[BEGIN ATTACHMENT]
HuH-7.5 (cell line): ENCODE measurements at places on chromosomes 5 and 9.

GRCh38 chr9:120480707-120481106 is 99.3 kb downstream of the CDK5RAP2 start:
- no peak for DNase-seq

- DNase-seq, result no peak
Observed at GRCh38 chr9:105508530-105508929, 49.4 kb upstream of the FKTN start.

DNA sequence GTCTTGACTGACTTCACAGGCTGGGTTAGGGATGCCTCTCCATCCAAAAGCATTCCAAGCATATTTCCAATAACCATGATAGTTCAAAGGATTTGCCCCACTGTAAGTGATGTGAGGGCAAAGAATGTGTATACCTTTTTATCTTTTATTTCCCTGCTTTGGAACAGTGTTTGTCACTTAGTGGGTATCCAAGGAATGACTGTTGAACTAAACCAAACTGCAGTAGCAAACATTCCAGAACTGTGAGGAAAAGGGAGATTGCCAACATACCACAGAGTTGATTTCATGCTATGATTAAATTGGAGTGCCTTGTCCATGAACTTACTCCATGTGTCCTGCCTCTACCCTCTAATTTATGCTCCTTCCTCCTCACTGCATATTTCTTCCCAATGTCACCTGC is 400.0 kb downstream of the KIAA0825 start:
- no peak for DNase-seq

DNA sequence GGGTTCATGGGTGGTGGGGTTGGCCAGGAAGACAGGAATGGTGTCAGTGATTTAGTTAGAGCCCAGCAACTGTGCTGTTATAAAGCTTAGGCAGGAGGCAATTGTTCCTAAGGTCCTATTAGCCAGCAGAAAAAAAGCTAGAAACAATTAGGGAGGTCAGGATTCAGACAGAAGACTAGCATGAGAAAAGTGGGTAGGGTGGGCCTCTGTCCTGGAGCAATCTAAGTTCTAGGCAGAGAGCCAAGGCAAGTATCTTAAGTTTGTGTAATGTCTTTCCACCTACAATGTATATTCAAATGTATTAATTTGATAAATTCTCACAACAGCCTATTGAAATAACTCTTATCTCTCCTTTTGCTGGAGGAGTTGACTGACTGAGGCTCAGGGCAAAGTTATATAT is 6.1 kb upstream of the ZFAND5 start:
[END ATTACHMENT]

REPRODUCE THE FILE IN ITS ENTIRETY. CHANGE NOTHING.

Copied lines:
HuH-7.5 (cell line): ENCODE measurements at places on chromosomes 5 and 9.

GRCh38 chr9:120480707-120481106 is 99.3 kb downstream of the CDK5RAP2 start:
- no peak for DNase-seq

- DNase-seq, result no peak
Observed at GRCh38 chr9:105508530-105508929, 49.4 kb upstream of the FKTN start.

DNA sequence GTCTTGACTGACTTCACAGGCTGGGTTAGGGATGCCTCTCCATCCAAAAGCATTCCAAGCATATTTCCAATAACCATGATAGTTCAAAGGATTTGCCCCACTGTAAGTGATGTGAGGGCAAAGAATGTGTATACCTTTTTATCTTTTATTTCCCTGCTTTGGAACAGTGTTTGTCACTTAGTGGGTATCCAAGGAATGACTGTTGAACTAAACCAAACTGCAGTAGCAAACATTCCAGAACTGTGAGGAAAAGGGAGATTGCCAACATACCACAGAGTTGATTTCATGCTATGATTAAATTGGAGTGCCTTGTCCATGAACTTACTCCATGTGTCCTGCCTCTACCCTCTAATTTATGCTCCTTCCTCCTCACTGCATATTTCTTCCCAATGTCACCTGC is 400.0 kb downstream of the KIAA0825 start:
- no peak for DNase-seq

DNA sequence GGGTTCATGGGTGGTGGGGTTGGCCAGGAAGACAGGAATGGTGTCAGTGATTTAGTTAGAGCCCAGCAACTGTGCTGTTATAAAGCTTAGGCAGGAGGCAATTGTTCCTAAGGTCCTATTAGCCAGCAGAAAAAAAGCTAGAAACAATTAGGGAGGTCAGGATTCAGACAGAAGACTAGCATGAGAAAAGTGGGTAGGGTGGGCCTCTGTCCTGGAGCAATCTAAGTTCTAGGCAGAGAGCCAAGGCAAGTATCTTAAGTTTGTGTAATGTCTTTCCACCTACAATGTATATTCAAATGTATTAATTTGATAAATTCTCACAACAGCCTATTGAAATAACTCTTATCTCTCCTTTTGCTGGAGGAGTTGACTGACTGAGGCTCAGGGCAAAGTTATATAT is 6.1 kb upstream of the ZFAND5 start: